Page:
The column in which terms apply, but not conditions.

MYSELF: What’s up? You look as though you’ve swallowed a porcupine.
READER: I’ve been listening to commercial radio. I’m going to track down and throttle the next actor I hear talking like they’ve just drunk a bucket of coffee to wash down their crystal meth at the end of an ad aimed at a five-year-old. Thanks to these shameless over-excited morons, I now know that every number begins with 9 and ends with 99 and I will never own the car, but what on earth does 10% APR representative mean?
MYSELF: A fair question, but not even the brain-dead equity members who accept money for reciting this rubbish know that.
READER: It’s a big ask, but isn’t it about time they were outed?
MYSELF: It’s all about education and the dying art of speaking English correctly. I blame the millennials.
READER: Kids today…
MYSELF: They don’t know they’ve been birthed.


Dear HIP, I am writing with regard to your rude and frankly, insulting piece about Andrew Lard-Waffler’s $200,000,000 production, Pants -the Movie. Was it really necessary for your reviewer to title her piece “Waffler hits the skids”, a crude, punning reference which, until my grandson pointed it out, had gone completely over my head. As a dedicated fan, I always view with anticipation any new work by the absurdly talented Lord Waffler and having seen the theatrical version of Pants over 500 times, both in the West End and on Broadway, I can confirm without prejudice that this film version, directed by Tintin Quarantino and starring Gwyneth Paltrow as Jade the Egg Lady, is nothing short of Pants-tastic. To imply, like your sniggering correspondent, that there is, or ever has been anything vulgar, euphemistic or tasteless about the musicals of Baron Lard-Waffler of Edmonton, is in my opinion an implication bordering on gross slander. Your reviewer should be grateful that His Lordship, who as we speak is probably hammering away at his piano knocking off another masterpiece, is entirely above this type of thing.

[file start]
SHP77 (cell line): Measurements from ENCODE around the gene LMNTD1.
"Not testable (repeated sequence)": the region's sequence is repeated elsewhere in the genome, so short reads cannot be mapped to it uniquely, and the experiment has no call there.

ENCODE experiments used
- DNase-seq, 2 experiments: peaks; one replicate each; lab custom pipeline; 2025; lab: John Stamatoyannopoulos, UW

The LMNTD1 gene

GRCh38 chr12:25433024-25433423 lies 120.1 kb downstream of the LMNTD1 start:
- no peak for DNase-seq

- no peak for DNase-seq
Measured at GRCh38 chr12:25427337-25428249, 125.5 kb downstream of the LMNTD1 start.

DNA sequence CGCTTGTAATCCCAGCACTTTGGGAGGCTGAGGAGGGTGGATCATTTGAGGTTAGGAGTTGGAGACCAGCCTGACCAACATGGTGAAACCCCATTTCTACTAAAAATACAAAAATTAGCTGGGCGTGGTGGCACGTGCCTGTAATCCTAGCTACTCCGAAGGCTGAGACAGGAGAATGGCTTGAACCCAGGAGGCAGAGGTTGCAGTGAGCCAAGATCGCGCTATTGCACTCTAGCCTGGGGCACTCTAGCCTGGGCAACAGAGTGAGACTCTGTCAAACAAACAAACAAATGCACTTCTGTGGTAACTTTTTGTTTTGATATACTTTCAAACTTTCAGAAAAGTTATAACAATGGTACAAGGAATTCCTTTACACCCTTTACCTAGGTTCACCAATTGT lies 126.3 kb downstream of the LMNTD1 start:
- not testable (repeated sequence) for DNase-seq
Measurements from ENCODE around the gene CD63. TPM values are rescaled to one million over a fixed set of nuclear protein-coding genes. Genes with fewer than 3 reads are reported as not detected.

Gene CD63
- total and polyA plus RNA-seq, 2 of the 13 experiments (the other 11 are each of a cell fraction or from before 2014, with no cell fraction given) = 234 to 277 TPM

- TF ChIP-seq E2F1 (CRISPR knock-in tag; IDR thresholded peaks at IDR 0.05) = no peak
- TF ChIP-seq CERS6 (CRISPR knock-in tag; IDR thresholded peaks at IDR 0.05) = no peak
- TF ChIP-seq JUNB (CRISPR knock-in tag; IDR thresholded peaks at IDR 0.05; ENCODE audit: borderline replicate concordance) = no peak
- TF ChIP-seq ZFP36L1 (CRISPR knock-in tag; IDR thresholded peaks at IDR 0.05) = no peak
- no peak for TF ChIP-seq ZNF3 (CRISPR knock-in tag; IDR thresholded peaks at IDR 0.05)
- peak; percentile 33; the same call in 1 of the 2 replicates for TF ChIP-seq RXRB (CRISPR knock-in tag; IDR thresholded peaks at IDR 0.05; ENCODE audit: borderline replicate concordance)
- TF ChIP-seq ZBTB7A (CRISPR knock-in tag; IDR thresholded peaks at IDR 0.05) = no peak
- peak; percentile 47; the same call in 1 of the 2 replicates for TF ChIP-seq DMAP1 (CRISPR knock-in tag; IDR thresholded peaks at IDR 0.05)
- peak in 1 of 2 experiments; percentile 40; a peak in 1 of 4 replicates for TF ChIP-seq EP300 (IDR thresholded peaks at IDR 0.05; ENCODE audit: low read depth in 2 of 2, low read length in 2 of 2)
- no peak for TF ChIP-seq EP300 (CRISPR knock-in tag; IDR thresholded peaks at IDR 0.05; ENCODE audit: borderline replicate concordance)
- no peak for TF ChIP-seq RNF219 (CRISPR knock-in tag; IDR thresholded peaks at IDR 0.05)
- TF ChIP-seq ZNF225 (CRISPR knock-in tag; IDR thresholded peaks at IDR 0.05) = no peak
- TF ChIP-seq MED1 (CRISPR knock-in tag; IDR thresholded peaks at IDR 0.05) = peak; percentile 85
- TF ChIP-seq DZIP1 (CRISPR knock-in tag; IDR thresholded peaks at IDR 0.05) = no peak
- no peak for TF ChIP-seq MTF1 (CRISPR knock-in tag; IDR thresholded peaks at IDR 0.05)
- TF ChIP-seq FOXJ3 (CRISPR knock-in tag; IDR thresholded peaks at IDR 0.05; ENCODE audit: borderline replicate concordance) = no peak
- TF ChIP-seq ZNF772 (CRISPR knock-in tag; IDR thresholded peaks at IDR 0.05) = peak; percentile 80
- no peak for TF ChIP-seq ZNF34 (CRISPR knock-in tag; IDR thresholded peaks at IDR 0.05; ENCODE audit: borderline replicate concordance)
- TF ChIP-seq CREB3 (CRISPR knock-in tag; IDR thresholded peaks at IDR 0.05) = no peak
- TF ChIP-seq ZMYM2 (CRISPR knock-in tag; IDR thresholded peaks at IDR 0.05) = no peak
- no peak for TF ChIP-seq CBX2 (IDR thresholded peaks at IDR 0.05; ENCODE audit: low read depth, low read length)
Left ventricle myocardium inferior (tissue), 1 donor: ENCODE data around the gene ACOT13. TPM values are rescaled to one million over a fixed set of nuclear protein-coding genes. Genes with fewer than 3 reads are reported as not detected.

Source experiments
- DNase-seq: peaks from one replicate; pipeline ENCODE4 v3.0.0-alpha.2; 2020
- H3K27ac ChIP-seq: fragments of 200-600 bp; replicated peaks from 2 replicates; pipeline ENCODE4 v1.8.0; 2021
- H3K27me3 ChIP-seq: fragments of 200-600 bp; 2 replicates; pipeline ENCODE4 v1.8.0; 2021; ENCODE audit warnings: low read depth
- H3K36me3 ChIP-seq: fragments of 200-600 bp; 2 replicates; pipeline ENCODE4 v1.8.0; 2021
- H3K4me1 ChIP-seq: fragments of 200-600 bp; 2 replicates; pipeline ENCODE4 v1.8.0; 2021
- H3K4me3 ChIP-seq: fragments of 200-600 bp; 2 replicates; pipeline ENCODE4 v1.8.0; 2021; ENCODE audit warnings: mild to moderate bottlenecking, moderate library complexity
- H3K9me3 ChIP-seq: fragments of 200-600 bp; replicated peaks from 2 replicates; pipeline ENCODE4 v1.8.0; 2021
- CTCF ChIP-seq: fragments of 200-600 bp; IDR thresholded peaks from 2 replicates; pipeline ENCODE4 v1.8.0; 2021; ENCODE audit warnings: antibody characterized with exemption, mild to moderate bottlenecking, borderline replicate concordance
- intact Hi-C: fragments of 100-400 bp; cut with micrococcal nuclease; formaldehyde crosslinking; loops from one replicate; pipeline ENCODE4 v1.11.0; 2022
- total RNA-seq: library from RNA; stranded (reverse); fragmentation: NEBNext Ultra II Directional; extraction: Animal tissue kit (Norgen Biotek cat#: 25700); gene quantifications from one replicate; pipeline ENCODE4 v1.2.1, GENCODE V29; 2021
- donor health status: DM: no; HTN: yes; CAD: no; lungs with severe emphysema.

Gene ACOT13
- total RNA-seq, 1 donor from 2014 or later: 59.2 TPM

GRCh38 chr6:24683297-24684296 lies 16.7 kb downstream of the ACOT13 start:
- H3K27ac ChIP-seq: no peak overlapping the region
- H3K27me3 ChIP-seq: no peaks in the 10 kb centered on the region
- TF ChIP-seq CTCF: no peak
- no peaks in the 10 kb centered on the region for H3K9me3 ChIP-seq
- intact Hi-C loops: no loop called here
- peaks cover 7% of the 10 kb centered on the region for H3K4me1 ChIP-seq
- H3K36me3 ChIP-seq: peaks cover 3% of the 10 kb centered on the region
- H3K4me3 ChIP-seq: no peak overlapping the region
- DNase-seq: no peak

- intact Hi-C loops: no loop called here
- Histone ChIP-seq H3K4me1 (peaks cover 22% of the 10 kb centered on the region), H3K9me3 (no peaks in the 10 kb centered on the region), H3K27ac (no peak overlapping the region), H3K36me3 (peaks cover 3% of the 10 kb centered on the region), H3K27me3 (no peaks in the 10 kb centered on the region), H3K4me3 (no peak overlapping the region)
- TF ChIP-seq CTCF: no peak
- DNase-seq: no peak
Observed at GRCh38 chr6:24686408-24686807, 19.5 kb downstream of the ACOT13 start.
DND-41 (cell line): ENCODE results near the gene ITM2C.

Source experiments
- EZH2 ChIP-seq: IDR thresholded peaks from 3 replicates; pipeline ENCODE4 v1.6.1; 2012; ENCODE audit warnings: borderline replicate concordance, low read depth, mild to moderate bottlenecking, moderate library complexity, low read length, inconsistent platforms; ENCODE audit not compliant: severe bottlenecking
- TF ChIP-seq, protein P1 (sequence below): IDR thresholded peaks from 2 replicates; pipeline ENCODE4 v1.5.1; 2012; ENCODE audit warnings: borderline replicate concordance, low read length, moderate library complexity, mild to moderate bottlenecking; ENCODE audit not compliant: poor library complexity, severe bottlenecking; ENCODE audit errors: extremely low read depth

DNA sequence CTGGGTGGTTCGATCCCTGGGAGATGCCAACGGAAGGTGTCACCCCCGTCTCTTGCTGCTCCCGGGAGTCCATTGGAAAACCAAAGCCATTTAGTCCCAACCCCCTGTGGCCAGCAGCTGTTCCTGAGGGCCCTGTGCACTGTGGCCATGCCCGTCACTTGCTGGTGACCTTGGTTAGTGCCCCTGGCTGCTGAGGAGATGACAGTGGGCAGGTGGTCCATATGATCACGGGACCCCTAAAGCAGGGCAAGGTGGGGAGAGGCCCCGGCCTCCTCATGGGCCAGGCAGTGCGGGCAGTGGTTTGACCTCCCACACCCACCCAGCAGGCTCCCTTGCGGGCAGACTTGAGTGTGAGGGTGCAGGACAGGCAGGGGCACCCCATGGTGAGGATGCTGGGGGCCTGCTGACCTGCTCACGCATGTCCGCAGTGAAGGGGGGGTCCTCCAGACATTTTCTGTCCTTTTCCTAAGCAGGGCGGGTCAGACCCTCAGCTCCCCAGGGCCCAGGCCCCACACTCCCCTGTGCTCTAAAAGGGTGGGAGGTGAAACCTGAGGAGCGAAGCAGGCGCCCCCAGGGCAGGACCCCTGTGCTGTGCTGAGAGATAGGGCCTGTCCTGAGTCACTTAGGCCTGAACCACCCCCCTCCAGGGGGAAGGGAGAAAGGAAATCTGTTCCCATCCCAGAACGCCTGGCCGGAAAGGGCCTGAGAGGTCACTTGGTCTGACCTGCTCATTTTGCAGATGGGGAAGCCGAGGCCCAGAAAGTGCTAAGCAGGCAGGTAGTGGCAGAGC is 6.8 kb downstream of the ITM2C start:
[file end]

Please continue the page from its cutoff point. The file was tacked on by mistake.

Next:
Sincerely, Evita Peron (Mrs), Bexhill  

Dear Mrs Peron, first of all, we would like to sincerely apologise for the unintentional offence caused by our reviewer Constantia Falafel (since dismissed), who was apparently, along with her ‘posse’, swearing, drinking gin and laughing uproariously during the screening of Pants – The Movie. As a goodwill gesture, we are inviting you and your grandson (provided he is over 18), to the Shaftsbury Theatre’s July premier of Andrew Lard-Waffler’s brand-new musical adaptation of Silence of the Lambs. Here’s what Roberto deDulle of The Limelight Reviewhad to say: “Silence – The Musical starring Felicity Hornpipe as FBI investigator Clarice Starling and Rupert Palimony as the man-munching psychopath Hannibal Lecter, is a rip-roaring cannibal carnival from beginning to end, a flesh-eating feel-bad musical carousel literally stuffed with sparkling new Lard-Waffler songs which are so catchy that audiences will be unable to exit the theatre without humming, or perhaps even whistling them. Fry Me A Liver, I’ve Grown Accustomed to Wearing Your Face, Should I Flay or Should I Go Vegan?, I’ve Got Me Under Your Skin, and the poignant, blockbusting show-stopper Smoked Guts And Your Eyes all bear the unmistakable Lard-Waffler hallmark of musical genius, and are surely destined to be future classics.”


Spreading the Red Jam
Bandy Sponk at The Rebel Gallery, Silverhill

Bandy Sponk, the self-styled anarchist art terrorist who likes to paint on all fours wearing woollen underwear, has chosen a Silverhill gallery as the starting point for his touring exhibition Spreading the Red Jam, which features what the casual browser might easily mistake for blank canvases. According to the artist though, the casual browser would be quite wrong. Keen to explain, Sponk agreed to meet our reporter in the lobby of smart new gallery The Rebel, dressed as a bear. “This is art with a capital R!” Sponk screamed through a megaphone, dangling from the ceiling on a rope. “The burnt toast of one-dimensional pigment-centric painting is like a mid-afternoon boarding house breakfast,” he declared, “existing solely in the mind of the reactionary traditionalist, who, constipated by the binding porridge of neo-classicism, sees only emptiness.” I decided, as I watched him ascend, Christ-like, into the rafters, to re-examine my own pigmentary prejudices and have a look around. He was right. Those familiar with Sponk’s work will see at once that these canvases are not ‘blank’ in the conventional sense of there being nothing on them. On the contrary, it is clear that by a process of yogic-tantric mental projection based on the sacred Polynesian algorithms of Wai-ai, Sponk is able to consciously impose his palette directly on to the fabric, bypassing the necessity of paint altogether. As he himself put it: “Basically I just stare at the canvas until I’ve imagined a great piece of work…… the bigger the better. Then I frame it up and flog it”

Spreading the Red Jam is at The Rebel Silverhill, until 9th February, and will tour selected galleries in Herstmonceaux, Beyondenden, Upper Dicker and Middle Diddling until August.

Sausage Life!

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